Scotland’s garden birds are experiencing mixed fortunes, according to the latest UK-wide survey.
Results from the annual Big Garden Birdwatch, run by the RSPB nature conservation charity, saw the house sparrow retain its top spot as the species sighted most often across Scotland.
Starlings and chaffinches also held their positions in second and third place.
However, more than half of the country’s most common birds, including robins and siskins, saw a drop in numbers during this year’s count.
More than 100,000 house sparrows were recorded north of the Border during the 2019 count, an increase of nearly 30 per cent on a decade ago.
The species was seen in nearly three quarters of all gardens where surveys took place. There was a drop in sightings of two of the smallest birds to visit gardens – wrens and long-tailed tits – which fell by nearly 11 per cent and 17 per cent respectively in 2019.
Experts believe populations of both species may have been hit by last year’s Beast from the East as small birds are most susceptible to cold weather.
They say it’s too early to know whether the decrease in sightings is a one-off or the beginning of a worrying trend.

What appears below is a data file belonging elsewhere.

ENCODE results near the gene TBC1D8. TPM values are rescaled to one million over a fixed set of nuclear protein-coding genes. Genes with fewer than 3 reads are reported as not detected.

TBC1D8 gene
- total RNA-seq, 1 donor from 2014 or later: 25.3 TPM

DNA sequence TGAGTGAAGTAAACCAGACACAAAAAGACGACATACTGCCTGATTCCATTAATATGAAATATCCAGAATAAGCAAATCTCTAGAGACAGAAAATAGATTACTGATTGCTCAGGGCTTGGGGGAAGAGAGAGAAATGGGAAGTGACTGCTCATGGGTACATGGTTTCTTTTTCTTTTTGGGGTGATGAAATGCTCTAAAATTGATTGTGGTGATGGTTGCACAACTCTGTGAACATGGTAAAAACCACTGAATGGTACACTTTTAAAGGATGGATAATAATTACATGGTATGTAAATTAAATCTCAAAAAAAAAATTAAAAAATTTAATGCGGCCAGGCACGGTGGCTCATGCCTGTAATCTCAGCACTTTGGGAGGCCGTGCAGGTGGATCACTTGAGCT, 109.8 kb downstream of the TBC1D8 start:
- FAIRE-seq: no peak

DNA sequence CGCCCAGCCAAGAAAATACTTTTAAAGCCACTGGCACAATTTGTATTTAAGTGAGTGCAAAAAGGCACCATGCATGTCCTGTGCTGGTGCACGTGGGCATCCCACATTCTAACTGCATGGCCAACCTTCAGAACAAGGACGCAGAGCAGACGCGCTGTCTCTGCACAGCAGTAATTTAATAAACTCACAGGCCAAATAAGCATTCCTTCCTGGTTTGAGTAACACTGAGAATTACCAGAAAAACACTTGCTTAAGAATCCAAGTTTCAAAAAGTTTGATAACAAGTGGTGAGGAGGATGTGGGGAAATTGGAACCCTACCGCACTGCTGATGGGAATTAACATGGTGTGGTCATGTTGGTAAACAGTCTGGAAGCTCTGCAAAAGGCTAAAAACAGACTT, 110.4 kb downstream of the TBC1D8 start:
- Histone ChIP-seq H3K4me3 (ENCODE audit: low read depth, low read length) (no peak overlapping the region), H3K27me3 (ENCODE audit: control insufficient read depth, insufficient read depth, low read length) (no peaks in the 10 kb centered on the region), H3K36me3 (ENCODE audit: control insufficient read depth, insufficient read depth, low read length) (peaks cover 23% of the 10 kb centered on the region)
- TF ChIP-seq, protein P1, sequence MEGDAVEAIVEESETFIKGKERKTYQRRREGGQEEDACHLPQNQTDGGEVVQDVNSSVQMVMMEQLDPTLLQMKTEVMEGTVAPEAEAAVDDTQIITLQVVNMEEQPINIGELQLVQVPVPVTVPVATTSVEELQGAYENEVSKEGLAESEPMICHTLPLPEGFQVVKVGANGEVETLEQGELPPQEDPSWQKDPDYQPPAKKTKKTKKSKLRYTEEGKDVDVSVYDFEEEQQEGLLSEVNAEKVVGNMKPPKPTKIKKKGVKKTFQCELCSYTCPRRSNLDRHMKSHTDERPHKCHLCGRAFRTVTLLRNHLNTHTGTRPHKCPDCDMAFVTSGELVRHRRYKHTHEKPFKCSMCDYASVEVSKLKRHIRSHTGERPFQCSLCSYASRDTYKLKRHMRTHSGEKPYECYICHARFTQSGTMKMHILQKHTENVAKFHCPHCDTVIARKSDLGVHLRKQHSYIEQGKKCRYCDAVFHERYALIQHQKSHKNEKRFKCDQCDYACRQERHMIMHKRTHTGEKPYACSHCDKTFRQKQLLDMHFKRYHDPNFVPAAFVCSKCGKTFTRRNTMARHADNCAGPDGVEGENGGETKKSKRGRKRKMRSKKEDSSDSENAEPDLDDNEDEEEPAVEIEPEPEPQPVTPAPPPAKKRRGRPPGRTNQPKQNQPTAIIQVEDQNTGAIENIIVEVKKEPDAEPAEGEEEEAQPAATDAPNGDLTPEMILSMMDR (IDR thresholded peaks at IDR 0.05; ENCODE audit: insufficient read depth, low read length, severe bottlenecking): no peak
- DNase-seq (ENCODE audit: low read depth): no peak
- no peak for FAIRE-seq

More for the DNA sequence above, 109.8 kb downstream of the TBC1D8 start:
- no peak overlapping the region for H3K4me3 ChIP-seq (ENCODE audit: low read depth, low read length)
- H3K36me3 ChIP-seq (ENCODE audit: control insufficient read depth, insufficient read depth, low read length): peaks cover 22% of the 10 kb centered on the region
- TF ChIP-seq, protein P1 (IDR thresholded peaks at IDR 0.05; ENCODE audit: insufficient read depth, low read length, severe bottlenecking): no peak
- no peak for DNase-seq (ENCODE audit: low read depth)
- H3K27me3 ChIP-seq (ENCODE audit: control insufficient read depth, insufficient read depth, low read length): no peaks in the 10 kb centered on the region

Keith Morton, senior species policy officer for RSPB Scotland, said: “This year’s results show some encouraging statistics in Scotland, with nearly 16 per cent more starlings seen during the Big Garden Birdwatch than 10 years ago, as well as nearly 30 per cent more house sparrows.
“This can give us some hope that despite declines, it’s possible at least a partial recovery may be happening. This year’s survey also highlighted a rise in the number of sightings of brambling and fieldfares on last year’s figures.”
The RSPB survey is an effective indicator of how the country’s garden birds are faring.
It was the first to flag up a decline in populations of song thrush – a species that had been a firm fixture in the UK top ten in 1979 but crashed to less than half its previous numbers by 2009. It sits at 24 in the 2019 Scottish rankings.
Mr Morton said: “Across 40 years the Big Garden Birdwatch survey has painted a positive picture for birds such as wood pigeon and coal tit that are faring well, while also revealing alarming declines for species such as song thrush, starlings and house sparrows.”
More than 32,000 Scots took part in the survey, counting almost 600,000 birds.
Mr Morton added: “Garden birds provide a connection to nature and bring something special to the everyday lives of people across Scotland.
“When thousands of people take time to spend an hour watching wildlife in their garden it not only helps us build a picture of how Scotland’s garden birds are faring, but it’s a meaningful experience for those who take part.”